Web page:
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“The Snowshoe Priest”: Ven. Frederic Baraga, remembered

The intrepid first bishop of the Diocese of Marquette, Michigan is still venerated for his great holiness and forward-thinking attitude.

(Left) Ven. Frederic Baraga late in his life (photo via www.stpetercathedral.org); (right) Jack E. Anderson's "Snowshoe Priest" (1969) sculpture of Bishop Baraga in L'Anse, Michigan (photo via Wikipedia).

Venerable Frederic Baraga (1797-1868), the first bishop of the Diocese of Marquette, Michigan, was the first of many Slovenian missionaries who came to establish the Catholic Church in the Great Lakes region of the United States. His cause for canonization was opened in 1952; in 2012, he was declared “venerable” by Pope Benedict XVI.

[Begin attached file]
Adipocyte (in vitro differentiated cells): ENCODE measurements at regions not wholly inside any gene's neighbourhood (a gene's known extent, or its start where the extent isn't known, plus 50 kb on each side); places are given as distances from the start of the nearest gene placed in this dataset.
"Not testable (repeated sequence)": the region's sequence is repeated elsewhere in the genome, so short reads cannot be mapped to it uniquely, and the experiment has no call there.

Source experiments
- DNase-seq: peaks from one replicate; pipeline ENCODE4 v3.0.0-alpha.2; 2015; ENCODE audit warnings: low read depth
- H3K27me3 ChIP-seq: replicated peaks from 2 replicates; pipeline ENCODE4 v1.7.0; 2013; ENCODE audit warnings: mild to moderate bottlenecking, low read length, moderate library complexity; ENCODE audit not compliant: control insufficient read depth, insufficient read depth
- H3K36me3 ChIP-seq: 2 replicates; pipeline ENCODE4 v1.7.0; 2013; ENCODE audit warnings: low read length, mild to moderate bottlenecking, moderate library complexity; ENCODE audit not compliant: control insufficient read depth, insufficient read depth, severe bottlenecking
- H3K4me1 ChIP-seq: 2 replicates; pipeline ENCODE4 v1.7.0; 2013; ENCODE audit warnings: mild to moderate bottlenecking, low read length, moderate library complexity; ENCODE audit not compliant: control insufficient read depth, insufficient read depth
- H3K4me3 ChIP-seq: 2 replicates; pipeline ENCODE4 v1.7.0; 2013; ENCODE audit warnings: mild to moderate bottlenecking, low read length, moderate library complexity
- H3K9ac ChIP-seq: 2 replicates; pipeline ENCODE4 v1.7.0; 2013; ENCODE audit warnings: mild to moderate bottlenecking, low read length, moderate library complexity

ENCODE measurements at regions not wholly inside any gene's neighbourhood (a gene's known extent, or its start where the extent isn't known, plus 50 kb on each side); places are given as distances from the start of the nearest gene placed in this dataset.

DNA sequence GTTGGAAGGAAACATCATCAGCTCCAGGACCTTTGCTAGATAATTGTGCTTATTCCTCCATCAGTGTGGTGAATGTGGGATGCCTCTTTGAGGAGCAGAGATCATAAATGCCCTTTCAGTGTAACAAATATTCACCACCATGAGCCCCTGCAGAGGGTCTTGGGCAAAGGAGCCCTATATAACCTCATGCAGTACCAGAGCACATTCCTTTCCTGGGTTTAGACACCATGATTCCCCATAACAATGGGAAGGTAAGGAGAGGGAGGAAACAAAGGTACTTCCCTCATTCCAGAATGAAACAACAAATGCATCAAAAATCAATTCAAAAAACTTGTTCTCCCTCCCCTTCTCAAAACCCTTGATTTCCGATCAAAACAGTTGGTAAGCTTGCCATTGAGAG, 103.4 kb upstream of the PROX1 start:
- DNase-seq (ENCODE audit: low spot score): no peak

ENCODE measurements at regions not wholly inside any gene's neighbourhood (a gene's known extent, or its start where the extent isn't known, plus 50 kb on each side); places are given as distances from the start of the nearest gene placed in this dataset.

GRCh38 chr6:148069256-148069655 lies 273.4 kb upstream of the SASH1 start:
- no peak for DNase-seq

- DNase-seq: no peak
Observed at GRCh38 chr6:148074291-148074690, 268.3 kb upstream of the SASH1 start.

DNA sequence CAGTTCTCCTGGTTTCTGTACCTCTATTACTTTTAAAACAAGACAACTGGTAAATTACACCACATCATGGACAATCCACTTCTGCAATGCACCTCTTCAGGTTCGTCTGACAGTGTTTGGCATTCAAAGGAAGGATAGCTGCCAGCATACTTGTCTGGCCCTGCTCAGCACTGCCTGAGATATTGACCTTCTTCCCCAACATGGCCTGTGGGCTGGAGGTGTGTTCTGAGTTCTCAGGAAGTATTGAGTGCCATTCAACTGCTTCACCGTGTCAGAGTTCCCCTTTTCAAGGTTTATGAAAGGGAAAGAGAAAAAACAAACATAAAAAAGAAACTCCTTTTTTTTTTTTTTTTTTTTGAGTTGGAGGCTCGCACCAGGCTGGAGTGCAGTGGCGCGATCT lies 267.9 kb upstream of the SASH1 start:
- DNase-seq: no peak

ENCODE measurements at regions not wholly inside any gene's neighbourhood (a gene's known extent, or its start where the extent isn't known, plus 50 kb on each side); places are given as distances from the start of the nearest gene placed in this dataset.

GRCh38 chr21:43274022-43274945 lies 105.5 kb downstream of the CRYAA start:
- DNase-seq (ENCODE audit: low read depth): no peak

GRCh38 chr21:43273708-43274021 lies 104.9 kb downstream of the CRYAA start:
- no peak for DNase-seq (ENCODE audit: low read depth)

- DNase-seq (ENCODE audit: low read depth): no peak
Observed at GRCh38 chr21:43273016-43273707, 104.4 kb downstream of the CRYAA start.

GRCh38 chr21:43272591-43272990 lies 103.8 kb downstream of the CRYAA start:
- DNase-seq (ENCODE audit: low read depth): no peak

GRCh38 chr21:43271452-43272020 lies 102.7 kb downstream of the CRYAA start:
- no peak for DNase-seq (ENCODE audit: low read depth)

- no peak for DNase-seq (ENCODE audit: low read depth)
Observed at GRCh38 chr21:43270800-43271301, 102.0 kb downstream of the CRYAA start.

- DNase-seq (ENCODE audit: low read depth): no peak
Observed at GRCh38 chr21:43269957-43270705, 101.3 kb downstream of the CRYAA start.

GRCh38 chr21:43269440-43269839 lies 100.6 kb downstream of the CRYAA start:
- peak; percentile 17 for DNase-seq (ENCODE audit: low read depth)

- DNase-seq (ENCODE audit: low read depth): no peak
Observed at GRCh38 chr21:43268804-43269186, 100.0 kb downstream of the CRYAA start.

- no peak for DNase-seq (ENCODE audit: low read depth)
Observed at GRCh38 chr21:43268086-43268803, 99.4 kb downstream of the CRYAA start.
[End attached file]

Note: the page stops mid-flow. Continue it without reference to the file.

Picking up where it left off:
He was born in Slovenia, the fourth of five children in an affluent family. He earned a law degree from the University of Vienna in 1821, but opted to enter the seminary rather than pursue a career in law. He was ordained a priest in 1823. Answering the call to be a missionary in the New World, he came to the United States in 1830. He spent the next 37 years of his life ministering to the Ottawa and Chippewa Indians and European immigrants of the Great Lakes region.

He was consecrated a bishop and appointed vicar apostolic of the Upper Peninsula of Michigan in 1853.  In 1857, the Diocese of Sault Ste. Marie (today called the Diocese of Marquette) was established, and he was named bishop.